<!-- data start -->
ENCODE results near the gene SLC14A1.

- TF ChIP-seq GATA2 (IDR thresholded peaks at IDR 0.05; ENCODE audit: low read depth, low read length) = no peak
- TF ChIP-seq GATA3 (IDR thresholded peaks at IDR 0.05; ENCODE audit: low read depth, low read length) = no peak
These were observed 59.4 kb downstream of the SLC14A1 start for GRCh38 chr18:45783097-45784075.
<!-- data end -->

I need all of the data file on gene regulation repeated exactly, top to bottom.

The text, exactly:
ENCODE results near the gene SLC14A1.

- TF ChIP-seq GATA2 (IDR thresholded peaks at IDR 0.05; ENCODE audit: low read depth, low read length) = no peak
- TF ChIP-seq GATA3 (IDR thresholded peaks at IDR 0.05; ENCODE audit: low read depth, low read length) = no peak
These were observed 59.4 kb downstream of the SLC14A1 start for GRCh38 chr18:45783097-45784075.